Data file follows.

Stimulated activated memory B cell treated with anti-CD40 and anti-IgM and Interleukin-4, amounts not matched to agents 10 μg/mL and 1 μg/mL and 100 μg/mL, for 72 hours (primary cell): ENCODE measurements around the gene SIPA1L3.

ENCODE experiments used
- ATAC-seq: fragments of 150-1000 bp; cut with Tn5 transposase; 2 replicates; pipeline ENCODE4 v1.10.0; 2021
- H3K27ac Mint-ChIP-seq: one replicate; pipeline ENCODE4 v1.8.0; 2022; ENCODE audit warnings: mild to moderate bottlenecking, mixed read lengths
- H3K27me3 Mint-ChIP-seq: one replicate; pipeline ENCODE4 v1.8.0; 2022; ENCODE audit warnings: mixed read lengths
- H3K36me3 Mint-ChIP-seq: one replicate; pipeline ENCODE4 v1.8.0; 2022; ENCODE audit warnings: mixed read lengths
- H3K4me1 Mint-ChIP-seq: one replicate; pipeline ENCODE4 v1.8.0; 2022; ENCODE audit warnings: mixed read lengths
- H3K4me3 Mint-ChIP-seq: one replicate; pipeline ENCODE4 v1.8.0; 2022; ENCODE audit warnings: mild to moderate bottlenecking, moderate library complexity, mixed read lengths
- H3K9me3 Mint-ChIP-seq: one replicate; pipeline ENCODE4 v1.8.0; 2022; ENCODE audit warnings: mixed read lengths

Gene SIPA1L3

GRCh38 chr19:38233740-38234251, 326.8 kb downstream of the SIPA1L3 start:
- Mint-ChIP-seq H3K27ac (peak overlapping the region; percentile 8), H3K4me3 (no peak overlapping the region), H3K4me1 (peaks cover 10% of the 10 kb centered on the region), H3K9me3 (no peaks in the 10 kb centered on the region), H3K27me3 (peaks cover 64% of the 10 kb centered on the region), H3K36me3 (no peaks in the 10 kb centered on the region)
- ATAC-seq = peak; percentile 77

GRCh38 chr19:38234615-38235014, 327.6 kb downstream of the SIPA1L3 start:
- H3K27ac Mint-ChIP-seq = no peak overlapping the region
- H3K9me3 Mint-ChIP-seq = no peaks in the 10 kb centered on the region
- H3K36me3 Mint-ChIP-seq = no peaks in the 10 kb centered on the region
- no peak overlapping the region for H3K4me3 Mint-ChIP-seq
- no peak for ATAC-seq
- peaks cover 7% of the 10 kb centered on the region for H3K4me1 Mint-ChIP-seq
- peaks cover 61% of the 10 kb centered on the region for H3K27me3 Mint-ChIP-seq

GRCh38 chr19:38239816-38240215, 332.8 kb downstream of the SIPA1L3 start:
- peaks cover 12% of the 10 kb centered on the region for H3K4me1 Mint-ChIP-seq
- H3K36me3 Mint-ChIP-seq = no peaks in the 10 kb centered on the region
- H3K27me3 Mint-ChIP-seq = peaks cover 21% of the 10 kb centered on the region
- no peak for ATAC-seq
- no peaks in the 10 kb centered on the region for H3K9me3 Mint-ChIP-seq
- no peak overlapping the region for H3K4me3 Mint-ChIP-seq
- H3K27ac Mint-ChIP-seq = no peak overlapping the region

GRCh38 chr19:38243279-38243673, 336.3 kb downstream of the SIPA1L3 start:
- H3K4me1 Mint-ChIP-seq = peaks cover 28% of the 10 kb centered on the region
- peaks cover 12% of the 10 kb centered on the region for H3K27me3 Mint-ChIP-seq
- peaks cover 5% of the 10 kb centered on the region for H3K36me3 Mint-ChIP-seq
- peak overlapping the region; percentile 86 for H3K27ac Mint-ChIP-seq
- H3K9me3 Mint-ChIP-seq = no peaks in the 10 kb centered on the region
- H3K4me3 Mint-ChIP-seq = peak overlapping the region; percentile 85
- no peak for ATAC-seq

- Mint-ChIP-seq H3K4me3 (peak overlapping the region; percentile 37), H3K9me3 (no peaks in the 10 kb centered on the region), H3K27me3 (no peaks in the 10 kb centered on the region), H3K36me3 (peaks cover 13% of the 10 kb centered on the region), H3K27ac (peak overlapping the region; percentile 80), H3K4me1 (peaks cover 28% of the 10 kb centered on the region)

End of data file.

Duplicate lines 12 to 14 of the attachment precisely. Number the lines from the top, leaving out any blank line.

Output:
- Mint-ChIP-seq H3K27ac (peak overlapping the region; percentile 8), H3K4me3 (no peak overlapping the region), H3K4me1 (peaks cover 10% of the 10 kb centered on the region), H3K9me3 (no peaks in the 10 kb centered on the region), H3K27me3 (peaks cover 64% of the 10 kb centered on the region), H3K36me3 (no peaks in the 10 kb centered on the region)
- ATAC-seq = peak; percentile 77

GRCh38 chr19:38234615-38235014, 327.6 kb downstream of the SIPA1L3 start: